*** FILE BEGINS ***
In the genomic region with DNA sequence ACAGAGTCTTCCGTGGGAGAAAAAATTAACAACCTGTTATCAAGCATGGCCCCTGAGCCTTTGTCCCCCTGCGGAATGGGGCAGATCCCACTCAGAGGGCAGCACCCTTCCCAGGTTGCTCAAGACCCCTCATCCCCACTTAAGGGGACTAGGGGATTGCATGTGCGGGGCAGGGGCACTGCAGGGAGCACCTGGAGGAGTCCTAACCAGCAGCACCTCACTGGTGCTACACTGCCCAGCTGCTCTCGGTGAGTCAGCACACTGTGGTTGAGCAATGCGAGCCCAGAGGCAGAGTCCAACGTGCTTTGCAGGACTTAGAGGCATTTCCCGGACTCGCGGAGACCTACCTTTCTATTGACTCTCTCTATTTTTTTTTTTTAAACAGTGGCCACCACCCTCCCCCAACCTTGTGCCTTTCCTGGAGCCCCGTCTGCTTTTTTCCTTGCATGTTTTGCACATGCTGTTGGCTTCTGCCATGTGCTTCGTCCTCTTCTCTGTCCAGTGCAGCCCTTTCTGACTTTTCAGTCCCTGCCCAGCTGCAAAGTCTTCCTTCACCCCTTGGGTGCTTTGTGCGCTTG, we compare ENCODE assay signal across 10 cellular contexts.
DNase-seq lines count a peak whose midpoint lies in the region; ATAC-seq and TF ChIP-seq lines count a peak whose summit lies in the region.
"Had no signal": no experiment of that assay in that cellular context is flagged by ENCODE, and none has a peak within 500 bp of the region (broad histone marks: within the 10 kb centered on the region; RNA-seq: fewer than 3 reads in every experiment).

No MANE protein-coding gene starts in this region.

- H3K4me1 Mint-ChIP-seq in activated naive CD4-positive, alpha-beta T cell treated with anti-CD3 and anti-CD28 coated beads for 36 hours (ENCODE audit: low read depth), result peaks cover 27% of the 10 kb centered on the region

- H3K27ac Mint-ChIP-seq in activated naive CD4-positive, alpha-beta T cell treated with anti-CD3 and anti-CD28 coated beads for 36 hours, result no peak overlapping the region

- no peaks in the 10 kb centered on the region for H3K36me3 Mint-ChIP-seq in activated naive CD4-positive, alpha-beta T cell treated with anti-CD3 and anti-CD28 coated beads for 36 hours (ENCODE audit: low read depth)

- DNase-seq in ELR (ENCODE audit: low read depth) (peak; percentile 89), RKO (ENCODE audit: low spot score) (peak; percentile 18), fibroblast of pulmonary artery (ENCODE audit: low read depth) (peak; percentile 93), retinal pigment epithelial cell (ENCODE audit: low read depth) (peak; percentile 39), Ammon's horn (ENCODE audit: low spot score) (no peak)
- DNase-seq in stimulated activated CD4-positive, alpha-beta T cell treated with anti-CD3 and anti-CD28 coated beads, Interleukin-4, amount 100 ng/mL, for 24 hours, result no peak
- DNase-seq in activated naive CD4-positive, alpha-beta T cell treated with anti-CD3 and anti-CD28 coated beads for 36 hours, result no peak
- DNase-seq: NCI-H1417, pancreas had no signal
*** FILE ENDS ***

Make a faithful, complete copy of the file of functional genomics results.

In the genomic region with DNA sequence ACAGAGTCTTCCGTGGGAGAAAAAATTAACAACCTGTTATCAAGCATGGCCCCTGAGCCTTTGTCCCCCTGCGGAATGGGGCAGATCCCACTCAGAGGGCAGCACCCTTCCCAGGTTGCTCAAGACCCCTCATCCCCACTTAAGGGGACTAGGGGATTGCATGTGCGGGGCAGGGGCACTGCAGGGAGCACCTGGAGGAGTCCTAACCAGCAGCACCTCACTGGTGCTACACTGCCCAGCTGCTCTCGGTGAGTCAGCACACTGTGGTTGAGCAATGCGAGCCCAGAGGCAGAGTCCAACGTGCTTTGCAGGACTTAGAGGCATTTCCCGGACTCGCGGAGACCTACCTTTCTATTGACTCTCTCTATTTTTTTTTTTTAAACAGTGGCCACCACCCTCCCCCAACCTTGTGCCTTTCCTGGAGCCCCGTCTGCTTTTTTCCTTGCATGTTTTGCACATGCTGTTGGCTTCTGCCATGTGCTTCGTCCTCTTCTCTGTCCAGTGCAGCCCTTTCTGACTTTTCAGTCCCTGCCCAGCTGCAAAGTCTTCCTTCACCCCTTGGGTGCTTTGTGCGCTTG, we compare ENCODE assay signal across 10 cellular contexts.
DNase-seq lines count a peak whose midpoint lies in the region; ATAC-seq and TF ChIP-seq lines count a peak whose summit lies in the region.
"Had no signal": no experiment of that assay in that cellular context is flagged by ENCODE, and none has a peak within 500 bp of the region (broad histone marks: within the 10 kb centered on the region; RNA-seq: fewer than 3 reads in every experiment).

No MANE protein-coding gene starts in this region.

- H3K4me1 Mint-ChIP-seq in activated naive CD4-positive, alpha-beta T cell treated with anti-CD3 and anti-CD28 coated beads for 36 hours (ENCODE audit: low read depth), result peaks cover 27% of the 10 kb centered on the region

- H3K27ac Mint-ChIP-seq in activated naive CD4-positive, alpha-beta T cell treated with anti-CD3 and anti-CD28 coated beads for 36 hours, result no peak overlapping the region

- no peaks in the 10 kb centered on the region for H3K36me3 Mint-ChIP-seq in activated naive CD4-positive, alpha-beta T cell treated with anti-CD3 and anti-CD28 coated beads for 36 hours (ENCODE audit: low read depth)

- DNase-seq in ELR (ENCODE audit: low read depth) (peak; percentile 89), RKO (ENCODE audit: low spot score) (peak; percentile 18), fibroblast of pulmonary artery (ENCODE audit: low read depth) (peak; percentile 93), retinal pigment epithelial cell (ENCODE audit: low read depth) (peak; percentile 39), Ammon's horn (ENCODE audit: low spot score) (no peak)
- DNase-seq in stimulated activated CD4-positive, alpha-beta T cell treated with anti-CD3 and anti-CD28 coated beads, Interleukin-4, amount 100 ng/mL, for 24 hours, result no peak
- DNase-seq in activated naive CD4-positive, alpha-beta T cell treated with anti-CD3 and anti-CD28 coated beads for 36 hours, result no peak
- DNase-seq: NCI-H1417, pancreas had no signal